Members of the public perceive coordinated terrorist attacks that involve multiple actors as more threatening than attacks carried out by individuals, according to a study that includes two University of Kansas international relations professors.
“What this suggests is that as a strategy for inciting terror, coordinated attacks are more effective,” said Clayton Webb, assistant professor of political science. “On the other hand, coordinated attacks are more difficult to carry out, so the attacks that are most likely to generate a response from the public require more attention to detail and resources. This could have potential implications for terrorism prevention and counterterrorism measures.”
The journal Dynamics of Asymmetric Conflict recently published the study by Nazli Avdan, assistant professor of political science, and Webb. They examined public perceptions of transnational terrorist attacks to determine which features of these attacks matter most and possibly could put political pressure on states to react.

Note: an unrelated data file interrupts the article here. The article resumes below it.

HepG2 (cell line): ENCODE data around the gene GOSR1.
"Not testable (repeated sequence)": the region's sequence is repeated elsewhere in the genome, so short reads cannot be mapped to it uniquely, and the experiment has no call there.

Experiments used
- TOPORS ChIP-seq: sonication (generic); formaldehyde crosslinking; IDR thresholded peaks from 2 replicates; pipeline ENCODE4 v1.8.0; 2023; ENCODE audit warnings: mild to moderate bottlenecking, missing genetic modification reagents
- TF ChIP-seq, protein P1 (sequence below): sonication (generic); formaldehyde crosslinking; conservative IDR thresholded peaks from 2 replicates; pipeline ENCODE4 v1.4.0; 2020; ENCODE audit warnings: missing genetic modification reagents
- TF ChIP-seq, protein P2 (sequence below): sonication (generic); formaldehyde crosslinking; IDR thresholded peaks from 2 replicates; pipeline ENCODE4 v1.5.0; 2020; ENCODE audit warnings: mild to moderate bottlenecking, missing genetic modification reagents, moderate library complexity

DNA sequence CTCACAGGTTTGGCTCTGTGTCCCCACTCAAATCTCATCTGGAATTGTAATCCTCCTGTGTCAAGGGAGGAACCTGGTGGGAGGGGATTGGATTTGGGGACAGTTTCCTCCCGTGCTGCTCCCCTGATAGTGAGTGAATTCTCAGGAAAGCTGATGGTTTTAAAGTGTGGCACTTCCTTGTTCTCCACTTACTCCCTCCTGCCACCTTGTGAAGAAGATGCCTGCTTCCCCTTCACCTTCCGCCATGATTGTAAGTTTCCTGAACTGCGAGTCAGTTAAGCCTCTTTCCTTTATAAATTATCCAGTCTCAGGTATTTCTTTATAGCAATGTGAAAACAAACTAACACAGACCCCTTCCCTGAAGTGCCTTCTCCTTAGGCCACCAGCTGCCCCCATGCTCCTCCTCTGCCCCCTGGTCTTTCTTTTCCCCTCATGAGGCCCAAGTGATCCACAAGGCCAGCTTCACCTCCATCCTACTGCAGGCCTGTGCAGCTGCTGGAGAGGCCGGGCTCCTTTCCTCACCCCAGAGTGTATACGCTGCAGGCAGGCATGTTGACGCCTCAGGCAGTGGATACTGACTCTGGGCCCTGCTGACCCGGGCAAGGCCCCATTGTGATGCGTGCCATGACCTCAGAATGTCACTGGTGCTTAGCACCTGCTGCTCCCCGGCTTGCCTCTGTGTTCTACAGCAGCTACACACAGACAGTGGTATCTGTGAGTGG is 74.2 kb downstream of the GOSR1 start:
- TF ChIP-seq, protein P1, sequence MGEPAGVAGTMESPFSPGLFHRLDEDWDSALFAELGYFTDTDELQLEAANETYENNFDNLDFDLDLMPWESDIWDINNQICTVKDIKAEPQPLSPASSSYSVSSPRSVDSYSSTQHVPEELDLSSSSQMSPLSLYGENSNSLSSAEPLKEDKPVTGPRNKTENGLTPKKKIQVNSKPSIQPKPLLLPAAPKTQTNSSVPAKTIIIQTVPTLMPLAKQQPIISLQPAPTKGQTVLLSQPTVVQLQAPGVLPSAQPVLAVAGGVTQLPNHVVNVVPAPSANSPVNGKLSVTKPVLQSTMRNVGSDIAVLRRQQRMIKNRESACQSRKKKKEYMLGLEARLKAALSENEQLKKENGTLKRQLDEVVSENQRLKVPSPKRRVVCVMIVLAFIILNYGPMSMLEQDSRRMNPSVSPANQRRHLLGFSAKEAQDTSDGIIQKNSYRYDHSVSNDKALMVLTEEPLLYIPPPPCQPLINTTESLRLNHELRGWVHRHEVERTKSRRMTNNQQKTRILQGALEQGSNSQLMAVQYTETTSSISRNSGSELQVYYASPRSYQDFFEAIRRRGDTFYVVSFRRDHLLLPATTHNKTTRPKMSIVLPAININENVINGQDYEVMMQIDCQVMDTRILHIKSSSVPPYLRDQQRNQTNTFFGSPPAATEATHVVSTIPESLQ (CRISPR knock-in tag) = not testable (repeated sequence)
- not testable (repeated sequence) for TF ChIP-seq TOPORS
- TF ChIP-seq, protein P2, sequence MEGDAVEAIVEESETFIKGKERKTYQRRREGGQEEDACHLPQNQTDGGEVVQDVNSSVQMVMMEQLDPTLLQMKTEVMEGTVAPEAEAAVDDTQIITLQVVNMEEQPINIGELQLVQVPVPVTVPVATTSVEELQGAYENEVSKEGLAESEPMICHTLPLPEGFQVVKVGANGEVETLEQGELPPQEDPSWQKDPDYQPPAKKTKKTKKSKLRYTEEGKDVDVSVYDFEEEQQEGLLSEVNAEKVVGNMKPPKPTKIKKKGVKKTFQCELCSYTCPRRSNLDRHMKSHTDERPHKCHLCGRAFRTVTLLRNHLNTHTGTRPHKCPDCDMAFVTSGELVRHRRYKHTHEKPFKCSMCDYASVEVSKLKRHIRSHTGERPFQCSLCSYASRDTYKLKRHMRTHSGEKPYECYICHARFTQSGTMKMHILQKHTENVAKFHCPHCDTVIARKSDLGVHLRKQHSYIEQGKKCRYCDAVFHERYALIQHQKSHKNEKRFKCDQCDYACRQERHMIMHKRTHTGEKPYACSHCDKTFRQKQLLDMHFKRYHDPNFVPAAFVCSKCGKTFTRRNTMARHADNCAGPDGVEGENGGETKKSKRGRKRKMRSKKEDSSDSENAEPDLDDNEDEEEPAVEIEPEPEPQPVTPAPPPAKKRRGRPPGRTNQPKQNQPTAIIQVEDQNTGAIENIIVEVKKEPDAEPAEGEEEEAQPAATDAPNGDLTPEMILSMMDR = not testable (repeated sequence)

The project came in the wake of the large-scale attacks in 2015 and 2016 in Paris and Brussels. Both attacks involved coordinated bombings and shootings. The Islamic State of Iraq and the Levant, ISIL or ISIS, claimed responsibility for the attacks.
According to the Avdan and Webb, coordination serves as a fear amplifier. Organizations capable of coordinating simultaneous strikes at different locations in the same city are perceived as more sophisticated. This influences public perceptions of those organizations’ capabilities. Even if groups do not inflict more harm than so-called “lone-wolf” attacks, the sense of sophistication makes the groups seem more menacing.